By Norris Chambers

          I graduated from Cross Cut High School in the spring of 1935 with a class of 13 ambitious seniors. We lived in an old log house about six miles southwest of the village

            The size of the original town site was about 20 acres.  Although there were platted streets, no signs were ever erected nor streets built. Two-rut trails followed roughly the street locations, where needed. A county served as the main street of the town.

            Cross Cut was a thriving community for many years. The town boasted a blacksmith shop, two general stores, two doctors, a drug store, a big two room school with a convertible auditorium and lodges of Odd Fellows and Woodmen of the World. The farming community supported the town and the town supplied the farmers with necessities.

            This laid back living continued until about 1924 when oil was discovered in the area. In a few short months the whole area around Cross Cut was spiked with drilling rigs and the construction of pipelines and refineries. People came by the hundreds to take the well paying jobs that the oil companies offered. The tiny town was swamped with people. Investors built dozens of two room shacks and many families lived in tents or just camped under trees. Cross Cut had no water supply other than a few dirt tanks at the edge of town. A water man, Mr. Bright, hauled muddy water and sold it for 50 cents a barrel. The typical house in Cross Cut had a toilet in the back and a water barrel in the front. Shacks were also built by the oil companies on their leases in the surrounding country. These were for their key employees. The town had several other stores, a barbershop, a meat market, a two-story hotel, several auto repair shops and service stations and a telephone office. The phone lines ran three or four miles into the surrounding country. There was even a local constable.

            With the crowd came some rough characters. A man was shot down on the main street. A shoot-out between two residents on the main street had the school closed for a few hours until the shooting was over. Both men were wounded. Another shooting occurred between two farmers. One was killed. Fist fights between the over-crowded residents was a daily occurrence. One man was seriously injured when another one slugged him with a cedar fence post. A feud between two families in the late 1800’s left one woman dead and a man wounded.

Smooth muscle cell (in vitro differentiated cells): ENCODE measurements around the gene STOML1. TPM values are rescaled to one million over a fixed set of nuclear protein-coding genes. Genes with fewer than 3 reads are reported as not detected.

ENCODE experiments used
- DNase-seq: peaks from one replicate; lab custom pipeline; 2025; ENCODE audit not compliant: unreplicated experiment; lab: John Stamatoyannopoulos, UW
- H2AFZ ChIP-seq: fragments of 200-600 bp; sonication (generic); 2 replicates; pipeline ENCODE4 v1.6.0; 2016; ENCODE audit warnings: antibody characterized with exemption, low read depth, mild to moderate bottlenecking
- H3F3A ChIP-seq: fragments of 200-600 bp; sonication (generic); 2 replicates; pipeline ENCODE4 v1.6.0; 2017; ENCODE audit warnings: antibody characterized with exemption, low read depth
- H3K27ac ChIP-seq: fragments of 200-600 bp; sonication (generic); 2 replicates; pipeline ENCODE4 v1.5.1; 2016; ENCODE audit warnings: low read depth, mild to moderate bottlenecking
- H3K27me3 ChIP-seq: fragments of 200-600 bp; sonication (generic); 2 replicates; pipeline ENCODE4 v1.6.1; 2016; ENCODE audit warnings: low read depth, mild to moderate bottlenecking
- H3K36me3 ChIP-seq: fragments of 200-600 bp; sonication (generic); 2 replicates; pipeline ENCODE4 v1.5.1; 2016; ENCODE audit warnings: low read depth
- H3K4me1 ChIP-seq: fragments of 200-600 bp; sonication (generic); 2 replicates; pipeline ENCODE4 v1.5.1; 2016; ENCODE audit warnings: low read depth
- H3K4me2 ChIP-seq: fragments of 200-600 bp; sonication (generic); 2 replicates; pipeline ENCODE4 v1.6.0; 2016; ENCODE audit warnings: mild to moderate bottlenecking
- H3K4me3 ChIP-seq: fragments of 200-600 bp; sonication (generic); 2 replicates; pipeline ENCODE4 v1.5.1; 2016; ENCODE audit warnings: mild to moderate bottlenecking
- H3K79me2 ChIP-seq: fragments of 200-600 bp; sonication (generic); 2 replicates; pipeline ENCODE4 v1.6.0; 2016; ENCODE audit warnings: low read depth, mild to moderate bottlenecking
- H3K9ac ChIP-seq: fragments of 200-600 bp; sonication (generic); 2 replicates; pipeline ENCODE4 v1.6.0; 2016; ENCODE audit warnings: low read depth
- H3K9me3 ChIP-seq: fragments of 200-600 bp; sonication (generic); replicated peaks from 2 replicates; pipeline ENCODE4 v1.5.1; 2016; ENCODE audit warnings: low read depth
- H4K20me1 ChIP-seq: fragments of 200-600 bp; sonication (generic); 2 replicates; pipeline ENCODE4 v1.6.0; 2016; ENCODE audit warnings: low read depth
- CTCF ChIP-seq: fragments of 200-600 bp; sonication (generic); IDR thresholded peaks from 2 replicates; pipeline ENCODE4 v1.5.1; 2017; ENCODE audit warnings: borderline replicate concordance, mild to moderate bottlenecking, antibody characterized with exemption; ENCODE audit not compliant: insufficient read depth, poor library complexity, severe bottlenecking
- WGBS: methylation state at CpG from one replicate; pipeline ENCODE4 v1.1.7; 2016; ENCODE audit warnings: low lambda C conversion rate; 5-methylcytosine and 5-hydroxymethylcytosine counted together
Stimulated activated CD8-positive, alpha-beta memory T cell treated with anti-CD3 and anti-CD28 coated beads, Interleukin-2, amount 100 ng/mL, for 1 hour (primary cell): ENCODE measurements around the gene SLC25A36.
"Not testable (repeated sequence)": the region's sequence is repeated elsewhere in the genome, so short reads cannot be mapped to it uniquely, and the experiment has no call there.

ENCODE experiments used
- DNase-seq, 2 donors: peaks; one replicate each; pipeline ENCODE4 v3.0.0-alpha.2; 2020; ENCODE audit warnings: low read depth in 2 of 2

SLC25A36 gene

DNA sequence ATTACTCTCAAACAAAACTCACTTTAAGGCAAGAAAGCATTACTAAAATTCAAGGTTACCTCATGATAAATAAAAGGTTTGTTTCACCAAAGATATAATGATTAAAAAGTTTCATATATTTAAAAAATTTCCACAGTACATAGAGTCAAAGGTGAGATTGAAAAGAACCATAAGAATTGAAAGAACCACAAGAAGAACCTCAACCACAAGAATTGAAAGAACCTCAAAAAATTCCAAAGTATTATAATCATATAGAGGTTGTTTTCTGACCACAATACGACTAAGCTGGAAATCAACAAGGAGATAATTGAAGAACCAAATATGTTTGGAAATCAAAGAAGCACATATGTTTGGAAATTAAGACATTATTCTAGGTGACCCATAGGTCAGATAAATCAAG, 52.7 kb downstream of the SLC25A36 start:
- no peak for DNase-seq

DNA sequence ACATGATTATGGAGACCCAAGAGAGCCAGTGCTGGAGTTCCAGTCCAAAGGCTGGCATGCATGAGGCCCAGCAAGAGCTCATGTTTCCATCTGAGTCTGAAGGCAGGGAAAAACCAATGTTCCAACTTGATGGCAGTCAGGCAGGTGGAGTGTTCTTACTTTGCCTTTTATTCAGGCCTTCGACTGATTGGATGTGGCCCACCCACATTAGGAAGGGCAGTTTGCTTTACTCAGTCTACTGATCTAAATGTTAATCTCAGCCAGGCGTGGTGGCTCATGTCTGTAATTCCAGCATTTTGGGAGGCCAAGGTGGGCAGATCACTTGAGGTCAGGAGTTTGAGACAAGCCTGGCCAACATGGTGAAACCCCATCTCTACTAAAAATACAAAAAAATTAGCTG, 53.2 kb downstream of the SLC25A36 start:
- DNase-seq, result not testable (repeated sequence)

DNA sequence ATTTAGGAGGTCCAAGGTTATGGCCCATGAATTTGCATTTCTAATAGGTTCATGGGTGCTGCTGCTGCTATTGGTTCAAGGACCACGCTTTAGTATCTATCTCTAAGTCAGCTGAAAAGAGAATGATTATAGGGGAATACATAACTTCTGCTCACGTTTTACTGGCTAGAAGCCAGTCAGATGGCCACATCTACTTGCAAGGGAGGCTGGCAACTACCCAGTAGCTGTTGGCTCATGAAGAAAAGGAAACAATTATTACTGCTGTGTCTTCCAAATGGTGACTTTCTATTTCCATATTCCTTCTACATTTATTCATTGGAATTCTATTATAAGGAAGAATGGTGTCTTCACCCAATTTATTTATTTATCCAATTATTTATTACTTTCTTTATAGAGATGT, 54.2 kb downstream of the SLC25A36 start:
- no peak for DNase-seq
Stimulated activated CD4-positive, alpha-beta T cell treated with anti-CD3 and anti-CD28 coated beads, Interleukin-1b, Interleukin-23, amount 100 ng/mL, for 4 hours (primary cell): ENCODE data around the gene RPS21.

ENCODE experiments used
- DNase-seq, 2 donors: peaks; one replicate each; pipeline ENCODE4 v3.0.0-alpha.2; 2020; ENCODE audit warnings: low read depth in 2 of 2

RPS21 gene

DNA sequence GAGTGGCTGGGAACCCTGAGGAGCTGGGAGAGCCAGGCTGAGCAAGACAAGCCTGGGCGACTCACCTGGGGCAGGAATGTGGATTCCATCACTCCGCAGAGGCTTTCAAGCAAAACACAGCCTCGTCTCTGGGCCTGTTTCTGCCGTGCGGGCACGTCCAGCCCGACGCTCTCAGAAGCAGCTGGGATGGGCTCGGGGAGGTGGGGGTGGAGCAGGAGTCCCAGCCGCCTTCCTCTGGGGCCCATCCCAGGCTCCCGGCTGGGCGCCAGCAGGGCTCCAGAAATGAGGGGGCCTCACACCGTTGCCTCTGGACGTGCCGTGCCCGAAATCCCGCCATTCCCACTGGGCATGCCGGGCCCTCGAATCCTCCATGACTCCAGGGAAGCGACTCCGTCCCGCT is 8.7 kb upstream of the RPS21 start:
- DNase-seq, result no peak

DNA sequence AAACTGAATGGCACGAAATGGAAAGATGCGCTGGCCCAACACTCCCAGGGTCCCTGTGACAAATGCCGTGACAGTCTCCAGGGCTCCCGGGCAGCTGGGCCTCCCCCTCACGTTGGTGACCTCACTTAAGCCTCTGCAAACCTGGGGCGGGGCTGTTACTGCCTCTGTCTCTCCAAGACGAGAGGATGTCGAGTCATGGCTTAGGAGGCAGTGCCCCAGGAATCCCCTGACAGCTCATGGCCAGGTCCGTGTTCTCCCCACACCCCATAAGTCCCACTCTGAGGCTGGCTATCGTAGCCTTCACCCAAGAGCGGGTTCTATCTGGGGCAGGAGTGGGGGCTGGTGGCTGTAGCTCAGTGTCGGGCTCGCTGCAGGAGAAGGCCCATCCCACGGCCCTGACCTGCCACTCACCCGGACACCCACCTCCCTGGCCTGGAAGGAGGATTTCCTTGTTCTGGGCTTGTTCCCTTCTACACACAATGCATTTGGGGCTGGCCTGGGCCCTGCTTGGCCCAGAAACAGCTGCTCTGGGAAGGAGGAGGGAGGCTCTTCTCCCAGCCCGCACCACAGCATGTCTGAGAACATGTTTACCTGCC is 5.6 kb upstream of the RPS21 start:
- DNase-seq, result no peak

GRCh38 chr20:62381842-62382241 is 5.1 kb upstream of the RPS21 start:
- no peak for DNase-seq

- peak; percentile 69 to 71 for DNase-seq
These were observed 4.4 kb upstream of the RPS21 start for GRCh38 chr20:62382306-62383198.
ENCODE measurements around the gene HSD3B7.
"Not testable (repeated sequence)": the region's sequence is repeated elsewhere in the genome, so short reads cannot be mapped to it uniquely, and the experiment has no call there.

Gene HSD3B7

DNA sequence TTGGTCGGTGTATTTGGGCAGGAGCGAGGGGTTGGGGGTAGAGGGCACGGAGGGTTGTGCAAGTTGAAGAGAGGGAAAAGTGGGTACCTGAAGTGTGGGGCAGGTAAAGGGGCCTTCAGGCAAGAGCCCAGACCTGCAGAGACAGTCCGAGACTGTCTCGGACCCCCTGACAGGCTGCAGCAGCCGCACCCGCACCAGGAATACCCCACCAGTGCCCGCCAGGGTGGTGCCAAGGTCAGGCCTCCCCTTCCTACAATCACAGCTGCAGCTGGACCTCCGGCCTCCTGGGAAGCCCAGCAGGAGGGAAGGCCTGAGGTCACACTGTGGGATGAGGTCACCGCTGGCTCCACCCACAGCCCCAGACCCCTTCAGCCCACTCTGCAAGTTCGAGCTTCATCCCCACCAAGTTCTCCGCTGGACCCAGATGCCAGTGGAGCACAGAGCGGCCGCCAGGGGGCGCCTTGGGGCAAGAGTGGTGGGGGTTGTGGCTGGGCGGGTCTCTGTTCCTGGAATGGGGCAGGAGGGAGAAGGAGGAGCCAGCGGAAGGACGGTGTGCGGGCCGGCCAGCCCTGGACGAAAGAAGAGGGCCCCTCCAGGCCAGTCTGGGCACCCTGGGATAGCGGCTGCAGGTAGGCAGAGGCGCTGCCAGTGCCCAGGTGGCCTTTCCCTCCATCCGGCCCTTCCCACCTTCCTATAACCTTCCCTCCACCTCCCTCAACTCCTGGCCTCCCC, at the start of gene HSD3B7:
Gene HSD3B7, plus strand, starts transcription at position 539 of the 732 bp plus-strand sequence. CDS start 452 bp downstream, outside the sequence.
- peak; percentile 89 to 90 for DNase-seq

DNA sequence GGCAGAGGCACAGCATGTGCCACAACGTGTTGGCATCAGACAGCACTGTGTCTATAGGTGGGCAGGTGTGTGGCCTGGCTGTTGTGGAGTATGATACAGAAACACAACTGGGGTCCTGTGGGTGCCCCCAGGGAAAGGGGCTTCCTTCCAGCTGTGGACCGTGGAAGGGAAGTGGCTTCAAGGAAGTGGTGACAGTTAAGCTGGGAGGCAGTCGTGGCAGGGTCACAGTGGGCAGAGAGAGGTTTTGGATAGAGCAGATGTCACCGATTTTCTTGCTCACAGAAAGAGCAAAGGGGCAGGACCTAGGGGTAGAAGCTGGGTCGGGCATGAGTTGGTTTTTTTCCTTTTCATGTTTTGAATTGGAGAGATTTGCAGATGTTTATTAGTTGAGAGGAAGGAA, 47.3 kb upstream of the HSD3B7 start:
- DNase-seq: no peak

The citizens of the community banded together in 1927 and consolidated some smaller country schools and erected a nice two-story brick schoolhouse. The school was soon filled and, although crowded for awhile, did a good job of teaching. In the thirties the work began to slow and only those who were left behind to pump and maintain the leases were left. One of the refineries closed after a few months of operation. Those who stayed behind were stable citizens and the community again thrived. The decline continued as the leases produced less. The price of oil fell and the oil companies abandoned them. In the late forties there were not enough children left to maintain a school and the district was consolidated with Cross Plains, a larger town about ten miles north of Cross Cut.

            In the fifties only two businesses survived, a small drug store and post office, operated by Charles Jackson, and a garage owned and operated by Lawrence Byrd. In the latter part of that decade the drug store and post office disappeared and the garage closed. Both churches had been abandoned. A few of the old families and their descendants lived in the old houses in the town – probably not over a dozen.

            Another blow came in the mid forties. The road from Brownwood to Cross Plains was opened and paved and it bypassed Cross Cut.  A small sign indicated that a left turn up the hill would take you to the old town.   

            The old town site could be mistaken for a ghost town of the old west mining days except for the absence of the rolling tumbleweeds. Not even tumbleweeds thrive there. A few descendants of the pioneers still live in the country, but not much farming is done anymore. Only the best land is farmed and a few farmers do this. The day of a farmer on every 160 or 320 acres is gone.

            Probably Cross Cut’s only claim to fame was realized when two residents, Curtis McPeters and Glenn Strange, country musicians, left Cross Cut in the late twenties and headed west. They became movie actors in Hollywood , appearing mostly in westerns as cowboys or bandits. Glen Strange played Frankenstein and later became the bar tender named Sam on Gunsmoke. Curtis was known as “Cactus Mack”.  The famous author, Robert E. Howard, lived there as a boy and began his education in the Cross Cut school.

            The little town that thrived then boomed and died lives on in memories only. The community has renovated the cemetery and maintains it well. Those who now live in the community revere the memory of the pioneers and are proud of their heritage. For a longer visit in Cross Cut go to

            Clifton and I and many others did have fun growing up in the latter heyday of a genuine ghost town!